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Analytical Skills Interview Questions (and Answers)

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Analytical skills are one of the top soft skills employers are looking for, and they’ll want to ask you about them in an interview. So, what are some examples of analytical skills interview questions, and how do you answer them to best demonstrate these skills? This guide will cover:

Why Do Employers Ask About Analytical Skills in an Interview?

Employers are looking to hire people to help them solve their problems, and analytical skills are an essential part of how you problem-solve at work. In fact, analytical skills prove you have what it takes to help a company find solutions, whether that’s bringing attention and building traffic to the website or delighting customers and helping lower churn rates.

In today’s job market, analytical skills are all about the data — specifically, how you use data to make decisions and track and measure success.

“Using data is becoming more and more commonplace,” Kristen Fowler SHRM-SCP, practice director at Clarke Caniff Strategic Search, says. “There is an infinite number of software packages that can be used to track KPIs. The growth in this space over the last 10 years has been staggering. More employers outside of manufacturing are implementing concepts like lean and Six Sigma into their practices to ensure they are staying competitive.”

These concepts help identify and reduce errors to make work processes more efficient and better.

“We’re seeing a democratization of data as access increases through tools like Power BI,” Jen Emmons, senior talent strategist at Carex Consulting Group, says. “The speed at which we work, the size and complexity of organizations, the variety, and capabilities of the technology we utilize continues to increase exponentially and strong analytical skills are essential.”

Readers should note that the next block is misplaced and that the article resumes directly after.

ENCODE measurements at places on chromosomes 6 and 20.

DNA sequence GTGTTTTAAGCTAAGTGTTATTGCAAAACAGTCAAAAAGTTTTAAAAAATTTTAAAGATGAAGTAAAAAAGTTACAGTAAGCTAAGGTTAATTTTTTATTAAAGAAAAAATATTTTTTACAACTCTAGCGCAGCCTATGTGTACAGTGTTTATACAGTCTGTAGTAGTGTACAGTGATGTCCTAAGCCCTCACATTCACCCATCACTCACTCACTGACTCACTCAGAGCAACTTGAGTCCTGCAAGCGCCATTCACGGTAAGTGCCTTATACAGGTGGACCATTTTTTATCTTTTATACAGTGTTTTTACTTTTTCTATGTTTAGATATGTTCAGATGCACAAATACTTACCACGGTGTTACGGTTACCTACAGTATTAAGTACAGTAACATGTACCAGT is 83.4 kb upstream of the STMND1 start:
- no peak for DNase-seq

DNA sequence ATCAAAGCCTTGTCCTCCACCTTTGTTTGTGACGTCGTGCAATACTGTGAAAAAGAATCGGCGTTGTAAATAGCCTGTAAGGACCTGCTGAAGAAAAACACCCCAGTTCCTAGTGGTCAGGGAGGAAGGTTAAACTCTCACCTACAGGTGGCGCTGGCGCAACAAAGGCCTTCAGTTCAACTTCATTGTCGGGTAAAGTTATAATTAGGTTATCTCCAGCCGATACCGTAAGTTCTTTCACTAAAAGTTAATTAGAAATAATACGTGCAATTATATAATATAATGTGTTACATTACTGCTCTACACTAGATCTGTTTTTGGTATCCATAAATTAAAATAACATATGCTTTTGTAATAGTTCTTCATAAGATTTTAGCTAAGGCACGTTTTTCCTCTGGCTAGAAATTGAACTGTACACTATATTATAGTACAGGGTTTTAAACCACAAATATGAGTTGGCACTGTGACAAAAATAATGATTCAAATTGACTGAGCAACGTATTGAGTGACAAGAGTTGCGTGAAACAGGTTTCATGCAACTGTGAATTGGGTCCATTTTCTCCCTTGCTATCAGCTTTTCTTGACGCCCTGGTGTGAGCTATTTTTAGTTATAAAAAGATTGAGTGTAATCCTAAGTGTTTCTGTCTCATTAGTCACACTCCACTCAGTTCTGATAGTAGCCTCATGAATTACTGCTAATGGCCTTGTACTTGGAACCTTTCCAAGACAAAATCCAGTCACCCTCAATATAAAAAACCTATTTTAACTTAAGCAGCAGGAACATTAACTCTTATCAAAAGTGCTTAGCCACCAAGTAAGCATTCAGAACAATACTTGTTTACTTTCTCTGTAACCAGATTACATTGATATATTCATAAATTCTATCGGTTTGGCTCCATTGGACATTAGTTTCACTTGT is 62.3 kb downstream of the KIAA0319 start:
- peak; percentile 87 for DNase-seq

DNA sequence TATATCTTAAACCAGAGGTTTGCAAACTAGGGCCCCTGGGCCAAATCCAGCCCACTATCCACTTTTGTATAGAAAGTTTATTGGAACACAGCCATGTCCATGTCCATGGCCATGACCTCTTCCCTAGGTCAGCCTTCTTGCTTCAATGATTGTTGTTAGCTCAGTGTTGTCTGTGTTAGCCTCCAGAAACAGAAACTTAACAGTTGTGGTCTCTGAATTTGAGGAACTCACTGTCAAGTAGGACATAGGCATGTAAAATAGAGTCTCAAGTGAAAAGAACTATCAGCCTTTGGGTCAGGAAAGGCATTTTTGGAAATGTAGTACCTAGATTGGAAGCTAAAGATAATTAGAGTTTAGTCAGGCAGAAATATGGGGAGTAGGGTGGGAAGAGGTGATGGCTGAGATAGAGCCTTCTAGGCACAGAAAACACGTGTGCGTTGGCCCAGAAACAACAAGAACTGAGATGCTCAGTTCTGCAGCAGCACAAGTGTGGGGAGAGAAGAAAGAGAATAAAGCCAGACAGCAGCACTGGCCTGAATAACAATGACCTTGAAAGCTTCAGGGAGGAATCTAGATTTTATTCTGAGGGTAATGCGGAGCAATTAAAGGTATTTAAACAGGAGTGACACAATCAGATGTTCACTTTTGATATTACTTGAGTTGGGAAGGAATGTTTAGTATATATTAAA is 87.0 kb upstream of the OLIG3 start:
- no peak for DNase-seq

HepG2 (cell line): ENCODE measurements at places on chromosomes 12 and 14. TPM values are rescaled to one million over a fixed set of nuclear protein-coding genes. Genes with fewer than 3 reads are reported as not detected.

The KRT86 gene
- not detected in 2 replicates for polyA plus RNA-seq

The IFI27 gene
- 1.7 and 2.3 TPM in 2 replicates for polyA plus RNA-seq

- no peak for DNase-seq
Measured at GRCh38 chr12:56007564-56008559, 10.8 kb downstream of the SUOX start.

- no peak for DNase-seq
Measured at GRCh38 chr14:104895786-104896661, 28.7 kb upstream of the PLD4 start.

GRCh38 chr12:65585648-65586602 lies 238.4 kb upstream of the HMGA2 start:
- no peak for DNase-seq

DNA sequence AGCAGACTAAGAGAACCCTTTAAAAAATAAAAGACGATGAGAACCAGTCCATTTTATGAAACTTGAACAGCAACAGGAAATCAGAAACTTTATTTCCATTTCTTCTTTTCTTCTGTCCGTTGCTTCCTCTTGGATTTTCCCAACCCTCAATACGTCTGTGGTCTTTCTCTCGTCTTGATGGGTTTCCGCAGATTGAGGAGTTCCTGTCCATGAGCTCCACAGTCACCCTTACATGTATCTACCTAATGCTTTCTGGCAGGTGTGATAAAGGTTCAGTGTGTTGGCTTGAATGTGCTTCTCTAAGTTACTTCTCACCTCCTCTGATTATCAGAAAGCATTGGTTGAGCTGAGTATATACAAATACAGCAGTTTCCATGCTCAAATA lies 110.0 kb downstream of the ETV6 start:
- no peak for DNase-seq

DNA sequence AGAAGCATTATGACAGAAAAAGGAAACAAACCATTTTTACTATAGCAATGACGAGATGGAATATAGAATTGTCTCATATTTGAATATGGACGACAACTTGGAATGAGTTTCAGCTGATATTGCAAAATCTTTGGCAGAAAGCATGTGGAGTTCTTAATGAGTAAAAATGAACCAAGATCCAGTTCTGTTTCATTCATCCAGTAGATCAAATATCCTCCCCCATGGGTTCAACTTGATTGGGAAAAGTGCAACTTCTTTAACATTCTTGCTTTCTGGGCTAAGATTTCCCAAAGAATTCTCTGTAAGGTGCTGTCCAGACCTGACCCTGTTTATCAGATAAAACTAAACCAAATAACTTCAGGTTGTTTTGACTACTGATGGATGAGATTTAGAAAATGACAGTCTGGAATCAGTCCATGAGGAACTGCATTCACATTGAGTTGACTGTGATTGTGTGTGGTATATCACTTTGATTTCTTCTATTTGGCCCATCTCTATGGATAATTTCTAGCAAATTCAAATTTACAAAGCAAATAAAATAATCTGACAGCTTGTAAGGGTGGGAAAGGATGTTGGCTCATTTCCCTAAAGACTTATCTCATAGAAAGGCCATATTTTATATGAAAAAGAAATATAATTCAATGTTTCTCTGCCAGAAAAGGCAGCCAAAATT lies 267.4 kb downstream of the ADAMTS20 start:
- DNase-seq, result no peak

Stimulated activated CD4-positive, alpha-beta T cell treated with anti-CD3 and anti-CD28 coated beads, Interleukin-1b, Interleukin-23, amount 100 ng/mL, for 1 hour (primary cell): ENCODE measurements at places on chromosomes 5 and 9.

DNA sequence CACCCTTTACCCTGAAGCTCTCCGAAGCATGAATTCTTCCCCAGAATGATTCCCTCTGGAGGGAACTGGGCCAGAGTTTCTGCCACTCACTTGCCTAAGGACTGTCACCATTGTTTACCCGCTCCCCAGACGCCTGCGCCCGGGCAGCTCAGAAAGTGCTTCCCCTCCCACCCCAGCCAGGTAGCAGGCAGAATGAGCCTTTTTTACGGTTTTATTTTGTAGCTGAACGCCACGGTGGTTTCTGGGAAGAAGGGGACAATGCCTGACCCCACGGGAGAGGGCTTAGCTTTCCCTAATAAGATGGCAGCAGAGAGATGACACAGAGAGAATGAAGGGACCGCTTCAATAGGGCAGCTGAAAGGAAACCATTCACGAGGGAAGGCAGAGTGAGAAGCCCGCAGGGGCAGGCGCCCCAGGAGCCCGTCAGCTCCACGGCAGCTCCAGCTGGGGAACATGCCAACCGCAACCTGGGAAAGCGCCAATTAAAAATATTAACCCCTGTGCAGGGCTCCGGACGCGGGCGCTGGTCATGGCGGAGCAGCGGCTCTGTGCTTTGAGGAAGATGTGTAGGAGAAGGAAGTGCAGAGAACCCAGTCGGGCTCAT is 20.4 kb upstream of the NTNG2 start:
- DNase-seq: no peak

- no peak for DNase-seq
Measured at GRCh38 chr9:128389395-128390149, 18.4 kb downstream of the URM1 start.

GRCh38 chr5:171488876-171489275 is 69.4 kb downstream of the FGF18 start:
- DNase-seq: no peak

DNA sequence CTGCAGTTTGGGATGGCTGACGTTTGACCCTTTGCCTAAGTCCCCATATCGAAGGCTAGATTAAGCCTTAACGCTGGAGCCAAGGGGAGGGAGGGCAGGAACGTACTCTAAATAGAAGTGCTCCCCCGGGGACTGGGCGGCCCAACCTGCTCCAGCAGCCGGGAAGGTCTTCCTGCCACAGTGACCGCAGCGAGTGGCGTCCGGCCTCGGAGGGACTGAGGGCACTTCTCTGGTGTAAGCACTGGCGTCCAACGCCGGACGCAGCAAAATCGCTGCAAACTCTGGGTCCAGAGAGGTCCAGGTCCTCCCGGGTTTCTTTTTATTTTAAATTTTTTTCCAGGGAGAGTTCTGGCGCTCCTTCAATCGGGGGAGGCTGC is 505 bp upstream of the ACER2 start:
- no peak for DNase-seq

Employers are looking for people who use their analytical skills with a data mindset, focusing on metrics to drive decisions and track results.

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Interview Questions for Analytical Skills (and Answers)

To understand your analytical skills, interviewers will often ask questions about potential work scenarios, your past experience, and behavioral questions. These questions are designed to understand your thought process and how you solve problems.

What goes into your decision-making process at work?

To answer this question, be specific and walk through your decision-making skills. For example, what’s your first step when you’re required to take action? What information do you gather, or who do you consult? How do you devise a plan of action, and how do you decide to execute it?

“Employers will expect students to use critical thinking to solve problems,” Mark Anthony Dyson, founder of The Voice of Job Seekers, says. “They may not expect the exact answer, but the thought process will matter more. The interviewer wants to hear you ‘think aloud’ on how to solve it.”

How do you track progress/success? 

This is where the data comes in. Don’t be afraid to name specific metrics you’re familiar with and have used to measure progress on your work.

“Your data must be contextually relevant to the company if you want to stand out,” Dyson says. “It helps to know how you can solve their problem. Knowing what they need now will make them envision you as a coworker.”

For example, if you know the company is hiring you to help increase their website traffic, focus on numbers like website sessions, clicks, or conversion rate. On the other hand, if you’re interviewing for a sales position, focus on quotas, meetings held, and win rate. 

You don’t have all of the information to solve a problem. So how do you go about finding it?

The interviewer will ask this question to understand your problem-solving process and how you collaborate. Don’t be afraid to be specific with your answers here. For example, what resources would you use to solve this particular problem? Are there certain databases, websites, or contacts you have? How would you communicate with your internal team to find information they may know?